Related: Forget the Demographics and Focus on Researching THIS Before Investing Out-of-Area

Look! You’re continuing to narrow down your list! Here’s how to further narrow it.

Returns vs. Risk

At the end of the day, some cities and property types will be more risky than others. Even if you are looking within stable growth markets and none of the areas you are looking in are majorly dangerous, some may have significantly better schools than others, etc.

Maybe one market is slightly more in a “gentrifying” stage than another more matured market. It’s always fine to take on a little more risk, but make sure the proposed returns are high enough to justify it. Or if you are more risk-adverse, you may choose to accept slightly lower returns in exchange for staying with a less risky market and property. That’s totally fine as well.

So, you want to have a feel for the returns versus the risk available to you in each potential market and weigh that against where you are on your own personal scale of desire. What’s more important to you: returns or playing it safer? That should help you further whittle down your list.

Ease of Commute

This one may be less significant than others, but it could play a role. If you have narrowed your list down to say, two markets, and those two markets are weighted pretty evenly against each other—which one is easier to get to? If a nonstop, not-too-lengthy flight is available to one and to get to the other would require a couple stops and a longer travel time (which would also probably be more expensive), go with the one you can get to easier!

Ultimately, the most important thing about whichever market you decide on is whether or not you will lose sleep over investing there. Maybe it’s because you can’t stomach your investment property being so far out of reach, maybe it’s because the market is a little riskier, maybe you hate single family homes and really wanted a multifamily. Whatever the situation, go with what will put a smile on your face (and hopefully some cash flow in your pocket).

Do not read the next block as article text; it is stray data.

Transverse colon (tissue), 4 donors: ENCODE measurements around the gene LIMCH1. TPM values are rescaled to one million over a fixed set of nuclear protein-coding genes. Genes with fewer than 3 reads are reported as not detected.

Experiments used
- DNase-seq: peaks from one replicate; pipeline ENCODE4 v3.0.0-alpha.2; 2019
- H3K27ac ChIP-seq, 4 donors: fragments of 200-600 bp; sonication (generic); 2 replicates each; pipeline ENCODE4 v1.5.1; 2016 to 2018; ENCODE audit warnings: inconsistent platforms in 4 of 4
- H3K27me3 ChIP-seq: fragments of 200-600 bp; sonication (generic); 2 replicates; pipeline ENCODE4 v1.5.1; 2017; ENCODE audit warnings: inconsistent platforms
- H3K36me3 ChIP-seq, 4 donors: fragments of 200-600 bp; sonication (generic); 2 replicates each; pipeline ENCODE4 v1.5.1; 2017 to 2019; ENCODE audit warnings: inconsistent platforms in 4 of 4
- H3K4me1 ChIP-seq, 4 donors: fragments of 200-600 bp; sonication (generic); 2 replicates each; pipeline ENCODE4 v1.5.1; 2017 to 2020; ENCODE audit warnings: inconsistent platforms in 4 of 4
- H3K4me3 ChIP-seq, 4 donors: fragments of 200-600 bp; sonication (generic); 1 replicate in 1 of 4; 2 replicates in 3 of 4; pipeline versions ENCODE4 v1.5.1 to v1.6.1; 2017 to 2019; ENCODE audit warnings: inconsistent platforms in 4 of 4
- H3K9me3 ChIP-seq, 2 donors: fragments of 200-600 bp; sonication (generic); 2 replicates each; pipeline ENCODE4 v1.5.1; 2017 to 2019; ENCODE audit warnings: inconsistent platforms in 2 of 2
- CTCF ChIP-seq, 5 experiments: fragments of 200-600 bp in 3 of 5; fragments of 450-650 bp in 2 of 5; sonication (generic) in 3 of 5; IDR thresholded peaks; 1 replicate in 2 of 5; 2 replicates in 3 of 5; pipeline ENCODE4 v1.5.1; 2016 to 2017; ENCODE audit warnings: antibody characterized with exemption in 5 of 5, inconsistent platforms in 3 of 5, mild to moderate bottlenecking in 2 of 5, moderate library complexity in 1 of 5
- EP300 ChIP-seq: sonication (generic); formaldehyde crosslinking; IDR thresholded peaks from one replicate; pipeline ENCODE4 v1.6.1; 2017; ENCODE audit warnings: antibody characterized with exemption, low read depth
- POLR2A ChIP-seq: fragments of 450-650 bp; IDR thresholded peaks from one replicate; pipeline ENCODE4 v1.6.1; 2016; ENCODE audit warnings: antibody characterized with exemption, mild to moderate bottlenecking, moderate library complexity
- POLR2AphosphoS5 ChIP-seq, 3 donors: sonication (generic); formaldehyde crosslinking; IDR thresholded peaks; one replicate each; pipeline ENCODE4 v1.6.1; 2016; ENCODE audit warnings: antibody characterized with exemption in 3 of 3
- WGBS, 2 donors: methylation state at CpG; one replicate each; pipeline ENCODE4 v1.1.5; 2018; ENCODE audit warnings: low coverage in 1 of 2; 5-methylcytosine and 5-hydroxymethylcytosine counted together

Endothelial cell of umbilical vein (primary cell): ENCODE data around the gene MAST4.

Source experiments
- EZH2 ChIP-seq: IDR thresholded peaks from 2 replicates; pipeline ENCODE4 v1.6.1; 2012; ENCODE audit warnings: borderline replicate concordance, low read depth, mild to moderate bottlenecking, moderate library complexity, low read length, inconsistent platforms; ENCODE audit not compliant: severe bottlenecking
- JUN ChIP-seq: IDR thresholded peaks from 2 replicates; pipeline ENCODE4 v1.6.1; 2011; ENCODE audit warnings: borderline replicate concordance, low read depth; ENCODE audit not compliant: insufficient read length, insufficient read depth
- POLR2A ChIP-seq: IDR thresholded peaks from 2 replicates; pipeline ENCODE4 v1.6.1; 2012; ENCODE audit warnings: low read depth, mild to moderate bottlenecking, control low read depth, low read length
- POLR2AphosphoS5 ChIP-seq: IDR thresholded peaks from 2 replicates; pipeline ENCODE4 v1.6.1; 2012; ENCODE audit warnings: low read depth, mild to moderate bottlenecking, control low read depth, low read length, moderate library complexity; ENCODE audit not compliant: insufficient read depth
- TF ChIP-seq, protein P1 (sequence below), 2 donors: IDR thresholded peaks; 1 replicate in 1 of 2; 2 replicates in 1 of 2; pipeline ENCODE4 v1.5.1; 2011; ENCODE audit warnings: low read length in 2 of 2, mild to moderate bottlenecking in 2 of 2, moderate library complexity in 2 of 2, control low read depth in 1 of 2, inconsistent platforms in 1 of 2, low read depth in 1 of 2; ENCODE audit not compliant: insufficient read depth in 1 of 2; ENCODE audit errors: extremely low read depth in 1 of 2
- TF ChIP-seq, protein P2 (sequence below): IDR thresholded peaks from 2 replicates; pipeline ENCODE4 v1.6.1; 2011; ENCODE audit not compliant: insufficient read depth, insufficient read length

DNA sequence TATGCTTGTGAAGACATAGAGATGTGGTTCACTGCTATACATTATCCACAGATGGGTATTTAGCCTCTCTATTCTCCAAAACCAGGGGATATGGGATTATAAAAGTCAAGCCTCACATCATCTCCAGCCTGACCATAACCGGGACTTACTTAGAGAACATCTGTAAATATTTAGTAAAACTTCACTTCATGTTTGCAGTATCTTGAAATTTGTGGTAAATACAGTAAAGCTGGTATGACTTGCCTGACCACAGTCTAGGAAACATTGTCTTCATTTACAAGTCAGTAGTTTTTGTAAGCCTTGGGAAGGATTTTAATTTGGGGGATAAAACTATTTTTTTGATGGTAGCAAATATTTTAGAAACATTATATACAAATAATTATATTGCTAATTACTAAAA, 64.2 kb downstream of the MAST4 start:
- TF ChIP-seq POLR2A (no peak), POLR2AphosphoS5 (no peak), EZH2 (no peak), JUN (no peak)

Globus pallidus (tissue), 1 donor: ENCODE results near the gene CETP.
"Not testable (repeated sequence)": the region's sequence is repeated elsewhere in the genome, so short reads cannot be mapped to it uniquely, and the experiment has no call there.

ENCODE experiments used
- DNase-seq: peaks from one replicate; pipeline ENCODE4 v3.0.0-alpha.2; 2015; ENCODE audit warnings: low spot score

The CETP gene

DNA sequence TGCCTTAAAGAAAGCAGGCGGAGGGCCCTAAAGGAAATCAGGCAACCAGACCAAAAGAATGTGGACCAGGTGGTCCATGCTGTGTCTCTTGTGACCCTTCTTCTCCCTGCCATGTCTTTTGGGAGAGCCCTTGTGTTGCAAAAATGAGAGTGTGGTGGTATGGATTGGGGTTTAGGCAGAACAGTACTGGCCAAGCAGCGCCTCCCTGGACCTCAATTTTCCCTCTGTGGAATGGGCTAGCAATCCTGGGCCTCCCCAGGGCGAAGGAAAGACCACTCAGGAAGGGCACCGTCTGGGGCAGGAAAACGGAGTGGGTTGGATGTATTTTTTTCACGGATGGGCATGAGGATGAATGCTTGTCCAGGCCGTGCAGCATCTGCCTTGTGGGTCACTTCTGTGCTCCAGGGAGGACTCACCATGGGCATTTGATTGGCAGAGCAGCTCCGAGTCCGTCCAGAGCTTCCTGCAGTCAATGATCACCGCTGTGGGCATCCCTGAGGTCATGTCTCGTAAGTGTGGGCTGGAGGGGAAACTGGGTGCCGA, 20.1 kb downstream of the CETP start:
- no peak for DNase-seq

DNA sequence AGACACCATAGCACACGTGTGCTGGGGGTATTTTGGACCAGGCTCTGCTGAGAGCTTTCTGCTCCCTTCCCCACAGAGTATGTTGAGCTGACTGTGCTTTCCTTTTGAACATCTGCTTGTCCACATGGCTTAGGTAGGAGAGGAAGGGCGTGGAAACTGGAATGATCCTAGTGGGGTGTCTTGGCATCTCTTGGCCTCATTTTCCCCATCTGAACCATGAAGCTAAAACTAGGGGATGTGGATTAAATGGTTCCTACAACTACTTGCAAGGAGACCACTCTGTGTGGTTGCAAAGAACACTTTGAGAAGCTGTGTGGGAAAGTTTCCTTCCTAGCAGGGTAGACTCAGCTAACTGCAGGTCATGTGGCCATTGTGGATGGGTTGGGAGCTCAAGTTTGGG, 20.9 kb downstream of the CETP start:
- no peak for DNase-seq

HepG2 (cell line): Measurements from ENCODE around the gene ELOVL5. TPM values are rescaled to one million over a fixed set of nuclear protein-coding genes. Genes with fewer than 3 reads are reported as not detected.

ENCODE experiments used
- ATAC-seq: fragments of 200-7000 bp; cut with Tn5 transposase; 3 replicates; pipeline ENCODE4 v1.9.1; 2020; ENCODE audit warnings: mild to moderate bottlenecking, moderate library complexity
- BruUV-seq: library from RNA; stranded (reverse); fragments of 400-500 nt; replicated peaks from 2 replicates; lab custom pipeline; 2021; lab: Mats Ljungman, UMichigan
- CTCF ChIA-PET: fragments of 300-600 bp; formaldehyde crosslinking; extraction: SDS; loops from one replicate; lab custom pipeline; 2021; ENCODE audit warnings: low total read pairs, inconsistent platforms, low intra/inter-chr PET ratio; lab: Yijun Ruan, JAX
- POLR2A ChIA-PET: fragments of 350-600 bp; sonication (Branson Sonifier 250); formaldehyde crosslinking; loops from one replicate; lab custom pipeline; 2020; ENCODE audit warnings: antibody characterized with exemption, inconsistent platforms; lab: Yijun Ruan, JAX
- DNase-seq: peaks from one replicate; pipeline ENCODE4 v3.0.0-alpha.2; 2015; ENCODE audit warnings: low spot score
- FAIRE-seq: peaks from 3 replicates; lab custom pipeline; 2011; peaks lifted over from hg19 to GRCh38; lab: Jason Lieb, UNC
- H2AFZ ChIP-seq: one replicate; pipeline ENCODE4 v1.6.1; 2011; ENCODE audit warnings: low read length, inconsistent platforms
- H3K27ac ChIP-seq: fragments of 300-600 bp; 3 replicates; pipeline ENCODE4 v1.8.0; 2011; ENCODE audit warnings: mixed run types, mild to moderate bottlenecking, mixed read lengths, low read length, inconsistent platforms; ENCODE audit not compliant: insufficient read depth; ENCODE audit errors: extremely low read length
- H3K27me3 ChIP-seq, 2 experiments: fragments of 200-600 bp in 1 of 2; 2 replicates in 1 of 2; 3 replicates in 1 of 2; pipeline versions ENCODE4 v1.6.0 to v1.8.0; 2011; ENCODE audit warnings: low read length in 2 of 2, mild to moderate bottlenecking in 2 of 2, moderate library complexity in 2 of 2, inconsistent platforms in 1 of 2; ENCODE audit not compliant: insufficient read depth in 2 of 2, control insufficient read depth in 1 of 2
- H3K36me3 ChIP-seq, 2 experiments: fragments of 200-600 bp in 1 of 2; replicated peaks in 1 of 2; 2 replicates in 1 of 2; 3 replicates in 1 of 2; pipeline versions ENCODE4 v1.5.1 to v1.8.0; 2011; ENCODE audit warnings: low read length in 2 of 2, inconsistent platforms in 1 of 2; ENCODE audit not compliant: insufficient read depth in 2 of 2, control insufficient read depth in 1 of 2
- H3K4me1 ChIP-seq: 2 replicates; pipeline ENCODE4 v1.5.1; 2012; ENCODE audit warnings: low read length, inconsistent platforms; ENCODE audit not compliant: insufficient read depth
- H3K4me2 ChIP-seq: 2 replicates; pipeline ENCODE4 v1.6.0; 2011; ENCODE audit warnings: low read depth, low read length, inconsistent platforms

A quick summary on the steps you can take to help you decide on a market:

Step 1: Narrow down your market options.

  • Where do you know people?
  • Where are other people investing?

Step 2: Analyze those market options to further narrow down your list.

  • Is it a good market to invest in?
  • Do the numbers work?
  • Will you be able to sustain the numbers?

Step 3: Choose what you like!

  • Decide on your personal preferences and see which markets fit those.

Then, once you have your market decided on, go shopping! Even if you only narrowed your list down to a couple of cities, that’s fine. Two cities is easier to shop in than 19,354.

And here’s one last tidbit for you. At the very end of it, no matter how or why you chose the market(s) you did, you need to confirm one last thing. Are you ready?

The last thing that matters is that you can form a good team in the market you choose.

If you can’t find good team members to help you with your property, go to another market. If you don’t have a solid team as an out-of-state investor, you’ll be up that famous creek without a paddle.

If you’ve narrowed your list down to a couple of cities you’d be willing to invest in, choose the one that offers the best team. If you’ve narrowed your list down to one city you want to invest in but then you can’t form a solid team of good people there, start over and choose a new market. You must have the team!

There you have it! Now go market shopping.

How do you choose your out-of-area markets for investment?

Leave your questions and comments below!

Ali Boone is a lifestyle entrepreneur, business consultant, and real estate investor. Ali left her corporate job as an Aerospace Engineer to follow her passion for being her own boss and creating t...